As well as being a massive deal for Niantic and The Pokmon Company, Pokmon Go was also – arguably – the first demonstration of augmented reality to the general population. The title was also buoyed by the success of Niantic’s previous title, Ingress, which launched four years ago and has been installed 20m times.

We always think of Ingress as a four-year R&D project,” Quiley says.

We had a lot of learning from it on the technical and operations side, things like customer support, marketing, community etc. We learnt a lot of things that we applied here. Pokmon Go is probably the first at-scale example of what the potential of AR technology is.

"We would still call it ourselves AR-light, there’s so much more that can be done and there’s obviously some big investments by some big companies around AR. We’re just pleased with the computing power we have on these amazing devices, both iOS and Android-based phones, that we are able to bring some of that to life today without having to have expensive head gear, high-end systems or being tethered.

That’s never going to work for us. We do not want people indoors on sofas. We want them out and about in their neighbourhoods exploring. We’re thankful for the computing power of the mobile device that can at least bring that initial experience to life. There’s a lot more that can be done and so we’re excited about the potential. It was a good proof point for what AR can be. There’s more to come.”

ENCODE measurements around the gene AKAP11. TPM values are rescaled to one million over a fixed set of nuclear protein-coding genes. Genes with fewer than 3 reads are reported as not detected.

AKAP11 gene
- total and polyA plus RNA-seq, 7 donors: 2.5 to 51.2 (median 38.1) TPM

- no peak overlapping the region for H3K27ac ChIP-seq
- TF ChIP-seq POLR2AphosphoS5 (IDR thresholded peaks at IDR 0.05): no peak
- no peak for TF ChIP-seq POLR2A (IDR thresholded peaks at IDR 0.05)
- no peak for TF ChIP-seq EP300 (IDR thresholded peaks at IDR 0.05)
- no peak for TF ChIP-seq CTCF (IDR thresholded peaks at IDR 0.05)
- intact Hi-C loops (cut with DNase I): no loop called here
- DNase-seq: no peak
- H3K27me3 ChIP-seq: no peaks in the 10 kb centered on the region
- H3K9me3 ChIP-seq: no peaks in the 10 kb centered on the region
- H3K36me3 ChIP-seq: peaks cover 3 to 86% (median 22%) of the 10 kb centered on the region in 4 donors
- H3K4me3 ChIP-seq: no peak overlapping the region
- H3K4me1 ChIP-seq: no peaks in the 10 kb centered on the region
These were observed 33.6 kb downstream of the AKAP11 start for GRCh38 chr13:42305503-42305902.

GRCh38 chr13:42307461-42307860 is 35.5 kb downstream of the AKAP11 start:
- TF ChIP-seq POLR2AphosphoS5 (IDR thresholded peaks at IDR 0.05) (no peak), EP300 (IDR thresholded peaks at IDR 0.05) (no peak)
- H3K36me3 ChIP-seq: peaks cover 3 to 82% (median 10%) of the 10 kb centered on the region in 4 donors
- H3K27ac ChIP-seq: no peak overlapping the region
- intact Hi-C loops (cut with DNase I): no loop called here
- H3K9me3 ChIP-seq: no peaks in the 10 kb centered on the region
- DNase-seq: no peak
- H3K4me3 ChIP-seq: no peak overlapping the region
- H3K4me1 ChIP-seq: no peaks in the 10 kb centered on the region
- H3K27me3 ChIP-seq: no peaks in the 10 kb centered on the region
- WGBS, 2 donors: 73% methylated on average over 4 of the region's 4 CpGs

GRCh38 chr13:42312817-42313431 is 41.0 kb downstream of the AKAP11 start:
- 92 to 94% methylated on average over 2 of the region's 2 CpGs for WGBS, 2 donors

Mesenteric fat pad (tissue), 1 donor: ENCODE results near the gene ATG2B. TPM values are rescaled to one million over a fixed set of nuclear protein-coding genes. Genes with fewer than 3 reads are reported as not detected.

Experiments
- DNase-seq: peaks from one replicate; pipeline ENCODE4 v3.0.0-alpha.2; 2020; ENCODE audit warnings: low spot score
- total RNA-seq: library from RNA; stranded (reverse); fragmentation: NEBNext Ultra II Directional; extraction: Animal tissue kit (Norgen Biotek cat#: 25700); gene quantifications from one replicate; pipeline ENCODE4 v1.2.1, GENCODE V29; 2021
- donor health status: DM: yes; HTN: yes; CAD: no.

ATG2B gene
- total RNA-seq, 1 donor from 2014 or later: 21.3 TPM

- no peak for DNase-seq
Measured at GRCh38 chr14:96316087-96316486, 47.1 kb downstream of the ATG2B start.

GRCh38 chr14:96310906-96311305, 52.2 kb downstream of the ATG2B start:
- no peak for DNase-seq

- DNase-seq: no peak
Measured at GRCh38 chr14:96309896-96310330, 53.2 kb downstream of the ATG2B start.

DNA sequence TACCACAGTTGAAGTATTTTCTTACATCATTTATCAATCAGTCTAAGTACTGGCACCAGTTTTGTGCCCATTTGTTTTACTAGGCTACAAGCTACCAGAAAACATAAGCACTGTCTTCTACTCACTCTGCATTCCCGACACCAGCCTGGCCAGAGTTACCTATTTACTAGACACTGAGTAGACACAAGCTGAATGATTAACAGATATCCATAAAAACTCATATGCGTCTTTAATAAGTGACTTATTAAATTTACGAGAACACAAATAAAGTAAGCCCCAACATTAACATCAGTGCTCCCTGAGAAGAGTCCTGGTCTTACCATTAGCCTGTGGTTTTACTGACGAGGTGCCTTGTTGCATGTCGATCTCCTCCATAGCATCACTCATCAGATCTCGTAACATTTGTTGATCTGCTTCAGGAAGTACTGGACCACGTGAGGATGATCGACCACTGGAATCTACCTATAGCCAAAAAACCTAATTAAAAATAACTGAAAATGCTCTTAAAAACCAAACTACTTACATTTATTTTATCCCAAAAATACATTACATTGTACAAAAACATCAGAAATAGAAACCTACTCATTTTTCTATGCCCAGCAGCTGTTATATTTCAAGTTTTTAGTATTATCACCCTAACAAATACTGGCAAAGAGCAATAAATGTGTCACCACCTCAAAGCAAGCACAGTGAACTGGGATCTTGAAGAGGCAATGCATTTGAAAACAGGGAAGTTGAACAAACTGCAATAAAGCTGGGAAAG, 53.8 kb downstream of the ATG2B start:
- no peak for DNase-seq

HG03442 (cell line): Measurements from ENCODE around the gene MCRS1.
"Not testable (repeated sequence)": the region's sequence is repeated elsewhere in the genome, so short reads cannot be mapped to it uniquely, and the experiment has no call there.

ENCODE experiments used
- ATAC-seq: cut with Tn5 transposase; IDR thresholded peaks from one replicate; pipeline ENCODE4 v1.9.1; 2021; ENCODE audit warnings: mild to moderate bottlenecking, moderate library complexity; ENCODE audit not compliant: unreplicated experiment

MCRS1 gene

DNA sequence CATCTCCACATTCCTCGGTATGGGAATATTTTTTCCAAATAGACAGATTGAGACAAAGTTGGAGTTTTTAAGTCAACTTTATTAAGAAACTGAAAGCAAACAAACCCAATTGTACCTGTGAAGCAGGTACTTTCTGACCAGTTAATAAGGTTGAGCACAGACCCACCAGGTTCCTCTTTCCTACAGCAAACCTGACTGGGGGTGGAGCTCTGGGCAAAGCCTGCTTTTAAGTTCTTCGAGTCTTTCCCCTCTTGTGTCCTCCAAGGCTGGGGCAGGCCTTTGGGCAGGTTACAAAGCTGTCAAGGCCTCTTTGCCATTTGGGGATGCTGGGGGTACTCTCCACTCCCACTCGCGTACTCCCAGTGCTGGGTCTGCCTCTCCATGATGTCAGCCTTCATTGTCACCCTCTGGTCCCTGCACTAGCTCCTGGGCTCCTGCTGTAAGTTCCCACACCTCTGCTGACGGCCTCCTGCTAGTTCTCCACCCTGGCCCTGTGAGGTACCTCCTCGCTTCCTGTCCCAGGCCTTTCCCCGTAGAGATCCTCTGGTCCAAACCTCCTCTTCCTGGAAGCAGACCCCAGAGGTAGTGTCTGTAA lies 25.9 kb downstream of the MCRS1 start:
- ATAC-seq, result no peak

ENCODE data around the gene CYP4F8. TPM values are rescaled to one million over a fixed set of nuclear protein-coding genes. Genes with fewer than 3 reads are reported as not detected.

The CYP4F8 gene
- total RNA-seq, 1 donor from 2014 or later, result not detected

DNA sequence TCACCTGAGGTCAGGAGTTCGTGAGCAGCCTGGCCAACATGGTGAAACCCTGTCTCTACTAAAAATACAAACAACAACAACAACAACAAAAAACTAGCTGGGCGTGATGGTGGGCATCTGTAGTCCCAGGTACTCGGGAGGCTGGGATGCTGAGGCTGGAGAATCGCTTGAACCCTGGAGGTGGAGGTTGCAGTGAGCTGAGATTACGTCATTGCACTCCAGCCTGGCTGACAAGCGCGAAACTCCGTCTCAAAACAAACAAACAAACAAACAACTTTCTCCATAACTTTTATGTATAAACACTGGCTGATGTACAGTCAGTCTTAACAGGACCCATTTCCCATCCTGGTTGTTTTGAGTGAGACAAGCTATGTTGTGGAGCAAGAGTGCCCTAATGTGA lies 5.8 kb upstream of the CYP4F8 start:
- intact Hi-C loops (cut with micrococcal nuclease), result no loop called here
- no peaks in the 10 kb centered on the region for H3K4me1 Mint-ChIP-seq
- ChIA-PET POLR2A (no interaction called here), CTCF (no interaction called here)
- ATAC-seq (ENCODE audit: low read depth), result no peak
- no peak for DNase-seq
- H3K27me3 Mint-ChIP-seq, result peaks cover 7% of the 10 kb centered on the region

"I’d be completely lying if I said we anticipated the success it had and that we thought it would explode in the way that it did."

Mike Quigley, Niantic

One of the other massive moves in augmented reality is Microsoft’s HoloLens device, which was shown off on at E3 2015 with a frankly stunning Minecraft demo. And while Niantic isn’t in a position to announce anything, Quigley says the firm is interested in teaming up with other companies, as it has Apple, in the future.

Microsoft HoloLens, Magic Leap… there’s a lot of amazing teams working on some cool tech,” he says.

We’re just looking forward to seeing what comes from that and what’s possible. Like a lot of those technologies, we have to see what will emerge and how accessible they are.